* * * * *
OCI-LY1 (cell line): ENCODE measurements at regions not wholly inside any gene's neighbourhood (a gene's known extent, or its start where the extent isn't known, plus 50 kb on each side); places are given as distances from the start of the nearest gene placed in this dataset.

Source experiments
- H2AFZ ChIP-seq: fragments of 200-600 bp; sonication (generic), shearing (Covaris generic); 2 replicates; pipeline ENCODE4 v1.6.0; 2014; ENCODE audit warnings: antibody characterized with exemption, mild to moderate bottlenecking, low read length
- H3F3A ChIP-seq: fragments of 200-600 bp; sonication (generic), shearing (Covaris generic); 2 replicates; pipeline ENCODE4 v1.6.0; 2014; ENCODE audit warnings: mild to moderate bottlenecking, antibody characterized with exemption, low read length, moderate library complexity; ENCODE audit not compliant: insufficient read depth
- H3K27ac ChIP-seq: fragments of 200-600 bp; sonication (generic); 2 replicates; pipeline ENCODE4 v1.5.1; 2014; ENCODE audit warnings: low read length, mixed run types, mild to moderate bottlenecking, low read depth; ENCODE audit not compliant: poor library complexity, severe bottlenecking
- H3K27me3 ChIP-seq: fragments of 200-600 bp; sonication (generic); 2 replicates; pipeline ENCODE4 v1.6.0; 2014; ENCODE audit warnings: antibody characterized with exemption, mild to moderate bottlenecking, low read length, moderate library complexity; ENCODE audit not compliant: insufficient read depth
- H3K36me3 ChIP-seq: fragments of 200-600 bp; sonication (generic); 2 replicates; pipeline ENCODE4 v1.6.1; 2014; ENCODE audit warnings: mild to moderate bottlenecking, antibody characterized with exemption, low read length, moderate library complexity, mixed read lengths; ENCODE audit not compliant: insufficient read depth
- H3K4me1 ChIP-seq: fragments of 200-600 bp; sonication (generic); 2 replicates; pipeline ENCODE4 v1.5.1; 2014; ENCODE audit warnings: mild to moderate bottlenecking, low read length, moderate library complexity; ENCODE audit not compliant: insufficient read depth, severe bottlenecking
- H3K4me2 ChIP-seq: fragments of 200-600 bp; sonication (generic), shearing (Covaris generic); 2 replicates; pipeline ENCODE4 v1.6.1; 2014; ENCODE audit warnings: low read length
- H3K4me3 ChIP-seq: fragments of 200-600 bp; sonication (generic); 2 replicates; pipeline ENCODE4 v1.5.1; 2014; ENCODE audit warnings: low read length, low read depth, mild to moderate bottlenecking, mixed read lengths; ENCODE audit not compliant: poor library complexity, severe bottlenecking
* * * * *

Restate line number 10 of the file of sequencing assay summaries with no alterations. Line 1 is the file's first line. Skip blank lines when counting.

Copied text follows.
- H3K4me3 ChIP-seq: fragments of 200-600 bp; sonication (generic); 2 replicates; pipeline ENCODE4 v1.5.1; 2014; ENCODE audit warnings: low read length, low read depth, mild to moderate bottlenecking, mixed read lengths; ENCODE audit not compliant: poor library complexity, severe bottlenecking